Larry: Now the royalty investors want to make the royalty convertible into equity, or allow the royalty holder some other means, related to reported profits, of becoming a partner in our business.
Barry: That would defeat the reason we found the whole royalty idea appealing, since we didn’t have to optimize reported profits.
Larry: How so? All we really want is the use of their money to grow the revenues of our business.
Barry: You seem to forget that we are overpaying our “public relations” person; do you really want to cut off her income?
Larry: Ok. I will find another way for the business to take advantage of her talents. She is important to me.
Barry: What about your travel and entertainment expenses?
Larry: So I like to travel first class and the business can afford it. It’s like the hot BMW the company leases for me.
Barry: Yes, the business can afford it — and the all-in health insurance and retirement plan arrangement we have, reflecting your success in marketing and mine in running the business.
Larry: Sure, there are a lot of perks. But we own the business, so these are all for our benefit. Couldn’t we throw the investors a bone and give them a car to use or some bonus based on reported profits?
Barry: That wouldn’t work, as they are not actually involved in the business. And it would give them a right and reason to look into how we have been able to increase revenues without a corresponding increase in our reported corporate profits.
Larry: You make it sound like we have a fiduciary responsibility to maximize our reported profits just so they can sell their stock in our company at a big profit. Why would we do that, as then we wouldn’t have the benefit of the taxes we are not required to pay?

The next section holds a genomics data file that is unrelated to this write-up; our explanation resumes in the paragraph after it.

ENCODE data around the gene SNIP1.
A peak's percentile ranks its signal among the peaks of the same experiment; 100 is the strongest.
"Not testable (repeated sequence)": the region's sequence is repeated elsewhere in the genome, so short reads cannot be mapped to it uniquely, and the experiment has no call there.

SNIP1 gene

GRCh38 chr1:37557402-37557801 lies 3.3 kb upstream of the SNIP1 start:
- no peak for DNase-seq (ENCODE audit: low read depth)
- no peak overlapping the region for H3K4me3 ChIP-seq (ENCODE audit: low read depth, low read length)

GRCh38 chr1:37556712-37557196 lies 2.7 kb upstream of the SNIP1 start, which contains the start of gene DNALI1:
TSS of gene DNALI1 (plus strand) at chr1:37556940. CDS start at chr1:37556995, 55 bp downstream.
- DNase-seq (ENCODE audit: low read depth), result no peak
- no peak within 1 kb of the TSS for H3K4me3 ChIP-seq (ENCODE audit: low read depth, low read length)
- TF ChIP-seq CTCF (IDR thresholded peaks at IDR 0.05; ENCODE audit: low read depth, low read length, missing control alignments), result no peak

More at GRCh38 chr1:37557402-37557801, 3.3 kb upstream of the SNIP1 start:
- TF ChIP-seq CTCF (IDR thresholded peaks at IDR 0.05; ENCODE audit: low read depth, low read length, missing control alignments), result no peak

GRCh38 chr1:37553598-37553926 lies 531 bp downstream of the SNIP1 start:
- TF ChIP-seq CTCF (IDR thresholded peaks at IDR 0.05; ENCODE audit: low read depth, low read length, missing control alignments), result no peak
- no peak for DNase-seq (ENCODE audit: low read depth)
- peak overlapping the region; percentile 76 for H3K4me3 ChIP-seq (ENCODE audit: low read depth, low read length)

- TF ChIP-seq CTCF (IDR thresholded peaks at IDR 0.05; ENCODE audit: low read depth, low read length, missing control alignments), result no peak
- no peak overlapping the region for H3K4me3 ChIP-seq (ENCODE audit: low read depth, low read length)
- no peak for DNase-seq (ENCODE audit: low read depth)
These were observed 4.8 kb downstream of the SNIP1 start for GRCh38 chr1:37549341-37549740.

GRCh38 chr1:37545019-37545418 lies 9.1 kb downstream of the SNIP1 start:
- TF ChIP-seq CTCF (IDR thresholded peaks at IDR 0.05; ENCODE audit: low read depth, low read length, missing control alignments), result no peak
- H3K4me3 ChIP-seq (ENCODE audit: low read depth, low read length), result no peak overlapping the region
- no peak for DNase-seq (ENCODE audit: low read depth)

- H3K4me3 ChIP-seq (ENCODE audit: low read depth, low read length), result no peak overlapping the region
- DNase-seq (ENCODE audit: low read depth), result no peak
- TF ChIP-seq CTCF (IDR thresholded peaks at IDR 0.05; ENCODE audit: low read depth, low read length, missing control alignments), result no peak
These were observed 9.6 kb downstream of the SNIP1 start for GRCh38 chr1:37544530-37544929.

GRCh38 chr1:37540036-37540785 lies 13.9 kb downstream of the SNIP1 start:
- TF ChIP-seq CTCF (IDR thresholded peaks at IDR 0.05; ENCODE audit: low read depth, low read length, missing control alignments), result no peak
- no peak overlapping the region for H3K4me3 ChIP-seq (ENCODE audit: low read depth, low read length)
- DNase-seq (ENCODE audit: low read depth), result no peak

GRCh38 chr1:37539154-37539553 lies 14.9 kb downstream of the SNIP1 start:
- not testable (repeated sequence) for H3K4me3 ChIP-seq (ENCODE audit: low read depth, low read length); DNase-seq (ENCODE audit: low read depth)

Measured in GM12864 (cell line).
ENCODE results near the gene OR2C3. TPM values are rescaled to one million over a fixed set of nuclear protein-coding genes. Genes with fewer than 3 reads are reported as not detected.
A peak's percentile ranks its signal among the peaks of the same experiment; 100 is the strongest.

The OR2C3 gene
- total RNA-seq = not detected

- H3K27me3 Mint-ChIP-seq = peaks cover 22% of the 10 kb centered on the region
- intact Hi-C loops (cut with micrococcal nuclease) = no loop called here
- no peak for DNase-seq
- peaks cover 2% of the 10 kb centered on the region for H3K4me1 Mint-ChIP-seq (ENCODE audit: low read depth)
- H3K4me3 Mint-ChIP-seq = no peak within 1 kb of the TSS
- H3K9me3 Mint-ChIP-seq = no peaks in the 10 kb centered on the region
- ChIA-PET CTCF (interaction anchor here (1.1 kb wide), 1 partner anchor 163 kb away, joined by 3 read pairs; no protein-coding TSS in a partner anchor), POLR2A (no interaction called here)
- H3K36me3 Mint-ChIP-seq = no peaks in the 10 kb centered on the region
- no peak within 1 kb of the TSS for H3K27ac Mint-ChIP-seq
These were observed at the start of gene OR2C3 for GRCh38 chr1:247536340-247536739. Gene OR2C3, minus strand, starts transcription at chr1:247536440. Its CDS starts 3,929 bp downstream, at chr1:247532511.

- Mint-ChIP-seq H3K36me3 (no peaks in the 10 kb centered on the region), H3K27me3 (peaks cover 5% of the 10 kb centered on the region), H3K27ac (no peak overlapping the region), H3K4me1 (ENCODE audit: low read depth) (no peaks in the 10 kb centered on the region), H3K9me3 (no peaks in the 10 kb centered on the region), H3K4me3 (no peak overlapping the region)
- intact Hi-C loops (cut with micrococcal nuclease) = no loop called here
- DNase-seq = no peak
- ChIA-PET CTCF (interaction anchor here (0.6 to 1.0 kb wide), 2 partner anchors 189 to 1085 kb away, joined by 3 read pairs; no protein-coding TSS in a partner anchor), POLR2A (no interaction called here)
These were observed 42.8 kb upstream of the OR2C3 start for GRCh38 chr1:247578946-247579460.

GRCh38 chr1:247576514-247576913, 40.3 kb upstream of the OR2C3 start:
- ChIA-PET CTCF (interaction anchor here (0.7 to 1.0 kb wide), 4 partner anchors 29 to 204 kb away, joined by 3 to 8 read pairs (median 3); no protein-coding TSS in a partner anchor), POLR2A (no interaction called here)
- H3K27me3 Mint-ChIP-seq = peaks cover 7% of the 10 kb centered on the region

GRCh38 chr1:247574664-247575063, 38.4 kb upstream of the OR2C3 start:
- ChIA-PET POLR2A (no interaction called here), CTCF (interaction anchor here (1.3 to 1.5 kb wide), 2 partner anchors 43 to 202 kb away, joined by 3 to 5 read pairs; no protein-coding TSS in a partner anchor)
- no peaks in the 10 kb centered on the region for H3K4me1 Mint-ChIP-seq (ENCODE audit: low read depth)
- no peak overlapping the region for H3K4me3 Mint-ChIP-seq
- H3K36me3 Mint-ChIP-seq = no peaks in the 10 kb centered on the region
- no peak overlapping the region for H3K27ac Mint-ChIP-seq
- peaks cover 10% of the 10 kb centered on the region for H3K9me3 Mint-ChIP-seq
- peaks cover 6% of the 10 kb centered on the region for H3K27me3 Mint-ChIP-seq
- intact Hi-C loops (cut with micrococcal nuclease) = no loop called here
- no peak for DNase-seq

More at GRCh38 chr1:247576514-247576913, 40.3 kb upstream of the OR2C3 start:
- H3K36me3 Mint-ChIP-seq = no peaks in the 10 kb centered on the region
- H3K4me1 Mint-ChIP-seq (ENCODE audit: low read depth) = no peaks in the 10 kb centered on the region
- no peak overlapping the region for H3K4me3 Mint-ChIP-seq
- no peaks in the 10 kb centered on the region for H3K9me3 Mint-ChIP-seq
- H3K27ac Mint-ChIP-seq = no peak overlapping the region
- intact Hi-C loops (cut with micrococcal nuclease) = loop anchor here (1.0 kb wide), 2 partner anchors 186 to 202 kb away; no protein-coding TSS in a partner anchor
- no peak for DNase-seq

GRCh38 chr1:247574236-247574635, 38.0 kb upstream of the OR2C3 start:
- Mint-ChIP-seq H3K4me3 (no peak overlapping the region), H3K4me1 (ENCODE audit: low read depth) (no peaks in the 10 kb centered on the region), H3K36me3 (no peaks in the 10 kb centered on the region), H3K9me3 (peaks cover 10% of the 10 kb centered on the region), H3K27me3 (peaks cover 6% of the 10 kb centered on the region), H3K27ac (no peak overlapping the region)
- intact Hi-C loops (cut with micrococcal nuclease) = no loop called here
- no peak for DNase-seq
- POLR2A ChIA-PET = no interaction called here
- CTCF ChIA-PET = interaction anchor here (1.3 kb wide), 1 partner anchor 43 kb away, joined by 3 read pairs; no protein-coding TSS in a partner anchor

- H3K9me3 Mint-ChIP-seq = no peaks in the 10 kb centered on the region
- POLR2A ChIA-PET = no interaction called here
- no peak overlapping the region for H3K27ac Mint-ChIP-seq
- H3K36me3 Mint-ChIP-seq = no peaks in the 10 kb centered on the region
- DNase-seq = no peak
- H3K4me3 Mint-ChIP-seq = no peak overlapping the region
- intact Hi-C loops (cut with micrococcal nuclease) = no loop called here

Barry: But once we sell even one share of stock, let alone the significant minority holding these investors would own, we do become fiduciaries and all expenditures have to be for the direct and sole benefit of the company. And remember where the extra money came from, which we needed and still need, to build this business.
Larry: Sure, to a large extent we built the business on the income taxes we didn’t have to pay, by reducing our actual profits.
Barry: Yes, and it doesn’t mean, just because we passed the IRS audit without too much of a problem, that the investors might not question expenses, special deals we have with some customers, or deals the company has made with both of us. Minority shareholders in privately owned companies have the right to review all of the company’s books and may well question some of the perks we believe help the business grow.
Larry: And probably the equity holders would want us to repay some of those low-interest loans the company made to us.
Barry: Yes, and their royalty will still give them the benefit of a share of our revenue growth, and a great return on their investment.
Larry: If we wanted to sell this company, we’d have made different profit recognition decisions.
Barry: Thanks for remembering that which we want to forget.
Larry: I am sure that investors want all the benefits they can negotiate and we want to retain all the perks, possible.
Barry: That’s the whole point of financing the business with non- equity dilutive royalties. The royalty investors benefit from our success in making the company bigger, and we get to keep the prerogatives of ownership.
Larry: Yes, and I would be very suspicious of any business owner willing to sell me ownership in his company at a fraction of what he says it will be worth in the future.
Barry: Also, negotiating a financing which does not require a valuation of the business means that it is a lot easier for us to provide comfort to the investor that revenues will increase, as opposed to substantiating how much profit will be earned.
Larry: Ok, then we wavoid the sale of anything which is profit- related — that’s off the table.
Barry: Absolutely. I am happy with you as my partner and I don’t need more partners. The royalty in itself gives them a great deal.